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If you're in the US it sounds mighty weird about the "lab doesn't do those tests" and you would have to go to a GI doc at the teaching hospital. Doctors have access to many labs not just one so if this is the case it would seem your doc is just saying that b/c they think they know better & think the test they gave you is sufficient AND it was negative so are blowing you off with the spiel about the lab not doing those. 


Gluten free Dec. 2011
Dermatitis Herpetiformis

Reynaud's October 2018

Rheumatoid Arthritis October 2018

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Thanks for your reply! I actually live in The Netherlands and from what I've read online, I get the feeling that doctors here are way behind when it comes to celiac awareness and testing. My former GP actually said that there was no way I am celiac, even though I came to him because of GI complaints and a vitamin b12 deficiency. My current GP mentioned celiac's, but advised me to go gluten free immediately, before all testing. Plus, she told me that eating gluten-free would not affect any tests. 

I agree with you about my GP thinking I've been tested sufficiently and probably not wanting to waste anymore time on me. A lot of doctors easily assume that symptoms are being caused by stress (but even if they were, does that mean someone should not receive any help for that?). 

 

I guess I could call them one more time and ask to see another GP and/or ask if they can draw my blood there and just send it to the hospital. I was told that there is almost no chance I could be celiac with a negative tTG IgA, but I am reading a lot of stories here that prove otherwise. 

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Awww rats!!!! This is so frustrating! Bad enough that so many docs don't know what they're doing in regards to his disease but worse yet when it's another country. The upshot of it all is (I assume) you are of Dutch or Germanic heritage --- DUH! and the northern European peoples have a higher incidence of celiac disease. 


Gluten free Dec. 2011
Dermatitis Herpetiformis

Reynaud's October 2018

Rheumatoid Arthritis October 2018

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Yes, I am Dutch and I had never heard that! I agree that doctors can be very frustrating, but I think I'm relatively lucky since I've only really been sick since May this year and not years or decades like some people with celiac disease have. That's just awful.

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This excerpt from:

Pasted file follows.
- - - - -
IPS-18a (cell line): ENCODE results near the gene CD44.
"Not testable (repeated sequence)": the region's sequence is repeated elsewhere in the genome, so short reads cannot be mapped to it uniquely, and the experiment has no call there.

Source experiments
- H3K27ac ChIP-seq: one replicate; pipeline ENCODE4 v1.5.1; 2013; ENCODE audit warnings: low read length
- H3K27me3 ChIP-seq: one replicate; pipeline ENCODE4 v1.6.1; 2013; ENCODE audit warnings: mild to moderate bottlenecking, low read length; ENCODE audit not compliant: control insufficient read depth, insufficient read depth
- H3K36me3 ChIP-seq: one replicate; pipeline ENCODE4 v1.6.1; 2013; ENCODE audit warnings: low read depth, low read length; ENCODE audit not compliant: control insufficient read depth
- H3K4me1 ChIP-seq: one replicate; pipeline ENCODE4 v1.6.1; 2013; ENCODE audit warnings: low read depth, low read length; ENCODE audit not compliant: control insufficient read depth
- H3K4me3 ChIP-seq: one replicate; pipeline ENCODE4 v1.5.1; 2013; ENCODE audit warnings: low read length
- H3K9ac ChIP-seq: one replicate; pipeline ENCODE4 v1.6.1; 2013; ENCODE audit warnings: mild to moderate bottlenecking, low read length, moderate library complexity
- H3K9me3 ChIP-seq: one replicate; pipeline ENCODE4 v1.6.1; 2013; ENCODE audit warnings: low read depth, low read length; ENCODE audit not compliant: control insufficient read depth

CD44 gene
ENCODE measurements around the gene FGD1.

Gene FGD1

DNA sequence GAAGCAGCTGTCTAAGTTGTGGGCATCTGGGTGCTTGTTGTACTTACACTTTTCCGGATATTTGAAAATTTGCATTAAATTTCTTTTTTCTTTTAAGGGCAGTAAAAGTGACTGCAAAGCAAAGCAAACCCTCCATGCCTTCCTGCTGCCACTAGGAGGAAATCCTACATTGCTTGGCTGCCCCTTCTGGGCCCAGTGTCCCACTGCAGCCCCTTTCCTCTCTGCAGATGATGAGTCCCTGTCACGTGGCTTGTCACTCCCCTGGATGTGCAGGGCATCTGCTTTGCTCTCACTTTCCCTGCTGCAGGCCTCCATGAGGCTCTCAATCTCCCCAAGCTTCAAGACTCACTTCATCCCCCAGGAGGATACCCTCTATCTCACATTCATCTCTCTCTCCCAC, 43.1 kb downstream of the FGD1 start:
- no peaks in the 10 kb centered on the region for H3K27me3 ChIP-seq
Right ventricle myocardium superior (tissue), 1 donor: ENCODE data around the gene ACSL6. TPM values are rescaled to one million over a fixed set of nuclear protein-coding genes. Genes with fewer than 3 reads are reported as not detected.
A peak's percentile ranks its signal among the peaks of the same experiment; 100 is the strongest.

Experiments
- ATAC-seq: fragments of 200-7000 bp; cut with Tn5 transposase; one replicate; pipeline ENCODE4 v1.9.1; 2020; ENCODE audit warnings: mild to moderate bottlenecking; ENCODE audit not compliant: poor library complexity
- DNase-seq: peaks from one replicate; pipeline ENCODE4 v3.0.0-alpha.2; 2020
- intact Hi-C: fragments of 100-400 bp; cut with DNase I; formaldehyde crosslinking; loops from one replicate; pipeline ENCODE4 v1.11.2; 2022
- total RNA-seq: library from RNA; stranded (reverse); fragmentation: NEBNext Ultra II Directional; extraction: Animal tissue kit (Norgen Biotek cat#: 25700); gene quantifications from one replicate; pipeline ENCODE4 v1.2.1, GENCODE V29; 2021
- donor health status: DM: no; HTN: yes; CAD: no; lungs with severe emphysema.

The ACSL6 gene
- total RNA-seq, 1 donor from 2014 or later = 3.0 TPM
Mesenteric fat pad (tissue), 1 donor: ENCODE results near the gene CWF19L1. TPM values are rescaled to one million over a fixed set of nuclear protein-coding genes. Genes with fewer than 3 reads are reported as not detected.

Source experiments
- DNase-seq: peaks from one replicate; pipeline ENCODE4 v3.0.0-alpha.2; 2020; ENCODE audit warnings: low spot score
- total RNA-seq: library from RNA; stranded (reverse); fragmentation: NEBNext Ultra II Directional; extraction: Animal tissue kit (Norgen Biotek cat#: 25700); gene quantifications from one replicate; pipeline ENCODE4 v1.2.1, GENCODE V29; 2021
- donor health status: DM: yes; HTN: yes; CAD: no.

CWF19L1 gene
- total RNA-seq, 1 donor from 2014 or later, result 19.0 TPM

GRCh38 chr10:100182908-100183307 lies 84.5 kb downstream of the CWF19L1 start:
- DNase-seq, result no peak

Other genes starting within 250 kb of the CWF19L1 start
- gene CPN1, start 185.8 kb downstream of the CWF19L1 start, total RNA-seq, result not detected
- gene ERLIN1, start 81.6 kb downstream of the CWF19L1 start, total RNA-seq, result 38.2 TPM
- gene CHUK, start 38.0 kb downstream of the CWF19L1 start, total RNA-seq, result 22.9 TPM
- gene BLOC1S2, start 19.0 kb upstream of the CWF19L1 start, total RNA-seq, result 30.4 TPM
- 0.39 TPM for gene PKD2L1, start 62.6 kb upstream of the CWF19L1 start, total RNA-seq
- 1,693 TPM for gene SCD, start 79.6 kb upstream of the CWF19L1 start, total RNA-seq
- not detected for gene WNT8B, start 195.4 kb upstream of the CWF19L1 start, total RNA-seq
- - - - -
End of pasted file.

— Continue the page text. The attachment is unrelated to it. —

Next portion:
http://blogs.nejm.org/now/index.php/celiac-disease/2012/12/21/

 

Roswitha Moehring says:
January 24, 2013 at 6:06 pm
Celiac disease affects primarily people of Northern European descent and is virtually absent in China and other Southeast-Asian countries and subsaharan African Blacks. To understand this distribution one has to look at the history of European nations, migration and trade. It is believed that the mutation that puts people at risk for Celiac disease/ gluten enteropathy originated in Northern Europe, probably among the Vikings, that lived in what is now Denmark and Norway. The Vikings were a seafaring people who conquered and raided the Atlantic coastal towns of France, Portugal and Spain, traded goods AND their GENOME with peoples across the Baltic sea (now Finland) and all along the Mediterranean coast including North Africa as far back as what is now Lebanon. Normandy and Brittany in the North of France are populated by the descendants of the Normans (Vikings) where people look distinctly different than in the rest of France with it’s many Roman descendants. Population surveys assessing the prevalence of genetic diseases need to read up on history in order to understand the global distribution of certain diseases.
Roswitha Moehring, M.D.
- See more at: http://blogs.nejm.org/now/index.php/celiac-disease/2012/12/21/#sthash.0vGt67Zi.dpuf

 

BTW, my grandparents on my father's side immigrated from the Netherlands making me 50% Dutch & mom's side was English so I'm 100% Northern European descent. 


Gluten free Dec. 2011
Dermatitis Herpetiformis

Reynaud's October 2018

Rheumatoid Arthritis October 2018

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Thank you, very interesting! If I do get diagnosed, there sure is a lot to learn... 

 

Maybe somewhat unrelated, but I had my endoscopy two days ago and still have some stomach cramping/abdominal pain. That would seem pretty normal to me, but at the hospital they told me that the procedure should be painless (which was not true ;)  ) and that there should be no discomfort afterwards. 

Would you think that it's normal to experience some pain/discomfort?

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I don't know. I haven't had an endoscopy so can't speak of any personal experience. 

I would think you should call them & let them know you are having pain/discomfort.


Gluten free Dec. 2011
Dermatitis Herpetiformis

Reynaud's October 2018

Rheumatoid Arthritis October 2018